Today we welcome A Life Sustained sponsor Earthy Mama Goods!
Kari is a crunchy mama living on an urban homestead in Wisconsin. Her shop is filled with Waldorf-inspired felted pieces and personal care items for women. In her words:
First, let me preface this with an admission that I'm pretty lousy at introductions. In fact, if you knew me you'd already know that I hate small talk and would rather dig right into discussing a topic in-depth with you. That said, here's my attempt at an introduction.
I'm a mama, wife, and woman. I'm artistic, contemplative, and love the process of creation. If I'm not sewing, needle felting, baking, cooking, crafting, or growing something I feel empty. I love challenges and obstacles just make me want to succeed all that much more. I'm motivated and ambitious. My daughters have taught me patience and compassion. Mothering has softened me and that's a very positive thing. I've been journeying through motherhood for about 21 years now. I mother a twenty year old son, a 7 year old daughter, and a 3 year old daughter.
I've been married to my husband and partner for twelve years. It seems like my life has distinct chapters to it and long ago one of those chapters included a very different career in higher education administration working as the director of a college career center. I've been very blessed to be able to focus my career in recent years on my family and artistic expression. I sell some of my work through my etsy shop - EarthyMamaGoods - and also at local craft swaps. For a more in-depth perspective of me and my family I invite you to visit us at my blog, Moo Said the Mama. My blog writing has become less regular as my etsy shop business has increased. I think that's partly because my creative focus has shifted but also partially due to the reality of limited time.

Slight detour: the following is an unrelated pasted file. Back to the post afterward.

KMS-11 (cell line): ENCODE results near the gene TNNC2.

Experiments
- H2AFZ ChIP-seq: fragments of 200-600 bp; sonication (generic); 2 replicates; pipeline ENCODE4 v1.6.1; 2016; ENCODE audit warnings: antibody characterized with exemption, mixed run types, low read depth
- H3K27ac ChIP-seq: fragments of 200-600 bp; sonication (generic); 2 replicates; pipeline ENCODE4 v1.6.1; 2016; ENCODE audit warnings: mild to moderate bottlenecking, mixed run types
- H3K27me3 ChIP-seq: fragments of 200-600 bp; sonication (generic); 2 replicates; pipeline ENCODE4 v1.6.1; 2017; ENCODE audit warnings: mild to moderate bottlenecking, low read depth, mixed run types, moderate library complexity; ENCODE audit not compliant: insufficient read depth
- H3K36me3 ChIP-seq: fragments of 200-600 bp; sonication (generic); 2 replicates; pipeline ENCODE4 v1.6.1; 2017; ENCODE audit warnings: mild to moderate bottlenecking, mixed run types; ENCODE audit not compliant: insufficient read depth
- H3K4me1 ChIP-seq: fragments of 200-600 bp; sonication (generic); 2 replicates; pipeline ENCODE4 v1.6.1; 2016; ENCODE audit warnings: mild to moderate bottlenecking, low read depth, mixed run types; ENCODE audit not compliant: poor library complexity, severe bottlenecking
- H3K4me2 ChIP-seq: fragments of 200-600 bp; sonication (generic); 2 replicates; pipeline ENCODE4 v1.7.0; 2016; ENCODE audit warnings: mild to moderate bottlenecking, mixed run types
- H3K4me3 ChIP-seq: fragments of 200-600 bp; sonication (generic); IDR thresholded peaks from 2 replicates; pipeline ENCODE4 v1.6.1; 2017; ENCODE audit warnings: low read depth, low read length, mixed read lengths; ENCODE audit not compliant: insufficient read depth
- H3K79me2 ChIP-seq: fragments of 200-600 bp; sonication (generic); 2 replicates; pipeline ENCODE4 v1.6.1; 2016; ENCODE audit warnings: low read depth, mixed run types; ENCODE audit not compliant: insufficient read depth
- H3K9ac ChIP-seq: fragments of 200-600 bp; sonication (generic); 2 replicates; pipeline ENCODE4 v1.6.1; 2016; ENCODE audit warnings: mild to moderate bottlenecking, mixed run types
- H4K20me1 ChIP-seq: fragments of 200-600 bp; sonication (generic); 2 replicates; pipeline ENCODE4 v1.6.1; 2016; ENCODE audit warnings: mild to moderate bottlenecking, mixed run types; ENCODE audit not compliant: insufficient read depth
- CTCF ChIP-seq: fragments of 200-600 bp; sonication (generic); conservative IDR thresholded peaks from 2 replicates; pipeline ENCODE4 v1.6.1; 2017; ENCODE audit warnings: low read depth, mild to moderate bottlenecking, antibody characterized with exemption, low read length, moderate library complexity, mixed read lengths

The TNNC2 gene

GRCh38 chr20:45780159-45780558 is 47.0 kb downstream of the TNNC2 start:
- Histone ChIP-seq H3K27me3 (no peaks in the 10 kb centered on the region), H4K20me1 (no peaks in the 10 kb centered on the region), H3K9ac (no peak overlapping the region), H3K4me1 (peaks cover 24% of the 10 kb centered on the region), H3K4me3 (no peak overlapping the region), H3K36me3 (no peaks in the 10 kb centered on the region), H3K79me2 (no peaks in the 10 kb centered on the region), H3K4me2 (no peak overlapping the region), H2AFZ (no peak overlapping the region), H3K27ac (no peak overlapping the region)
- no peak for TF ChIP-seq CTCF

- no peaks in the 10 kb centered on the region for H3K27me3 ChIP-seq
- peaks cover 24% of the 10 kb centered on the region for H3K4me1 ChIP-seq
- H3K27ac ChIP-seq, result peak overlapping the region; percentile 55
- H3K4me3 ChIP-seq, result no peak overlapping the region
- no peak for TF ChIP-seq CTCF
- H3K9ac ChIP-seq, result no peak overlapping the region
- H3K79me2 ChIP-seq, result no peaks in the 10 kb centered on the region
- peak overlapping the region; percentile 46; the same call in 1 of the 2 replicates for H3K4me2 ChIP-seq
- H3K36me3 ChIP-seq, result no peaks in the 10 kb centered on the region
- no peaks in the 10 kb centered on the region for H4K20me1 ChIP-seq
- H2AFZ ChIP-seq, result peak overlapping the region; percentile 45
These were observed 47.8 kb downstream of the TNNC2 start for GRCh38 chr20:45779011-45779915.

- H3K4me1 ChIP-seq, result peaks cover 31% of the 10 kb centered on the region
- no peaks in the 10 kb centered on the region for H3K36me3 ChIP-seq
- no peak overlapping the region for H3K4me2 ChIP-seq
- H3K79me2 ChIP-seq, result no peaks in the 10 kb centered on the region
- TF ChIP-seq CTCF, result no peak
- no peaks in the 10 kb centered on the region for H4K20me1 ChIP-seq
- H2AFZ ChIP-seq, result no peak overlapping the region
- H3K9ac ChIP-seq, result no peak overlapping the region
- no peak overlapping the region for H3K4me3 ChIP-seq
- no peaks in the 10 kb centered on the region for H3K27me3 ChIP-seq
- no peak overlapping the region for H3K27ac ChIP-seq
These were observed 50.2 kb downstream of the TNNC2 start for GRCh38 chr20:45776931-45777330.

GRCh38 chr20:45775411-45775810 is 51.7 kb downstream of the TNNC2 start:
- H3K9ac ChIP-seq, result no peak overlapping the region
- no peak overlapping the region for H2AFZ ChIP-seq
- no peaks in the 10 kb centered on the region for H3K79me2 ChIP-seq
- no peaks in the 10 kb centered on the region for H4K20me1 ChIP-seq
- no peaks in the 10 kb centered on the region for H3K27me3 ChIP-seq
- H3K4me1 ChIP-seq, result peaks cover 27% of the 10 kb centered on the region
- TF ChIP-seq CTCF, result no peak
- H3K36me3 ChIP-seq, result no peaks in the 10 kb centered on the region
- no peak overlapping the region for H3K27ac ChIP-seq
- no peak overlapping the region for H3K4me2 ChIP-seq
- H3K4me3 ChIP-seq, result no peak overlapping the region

Tell us about your journey to becoming an artist/maker of things.
My journey began when I was a child. I have memories of working on hand sewing projects when I was ten years old. Recently my sister was sharing a memory with me that she had of me sewing a dress for her favorite stuffed rabbit, Harriet. Our dog had gotten the toy and chewed on the original dress and my sister was upset, so I found some fabric remnants my mother had and designed and sewed a new dress for Harriet. I continued enjoying handcrafts and building up my skills set throughout my teen and adult years. As a teenager I took dressmaking classes and refined my sewing skills. Then as a young adult I focused more on embroidery and most recently I've fallen in love with working with wool and am spending more time working with felt and needle felting.
|This is my needle felting workspace, aka the nursing chair where I complete all hand sewing and embroidery.|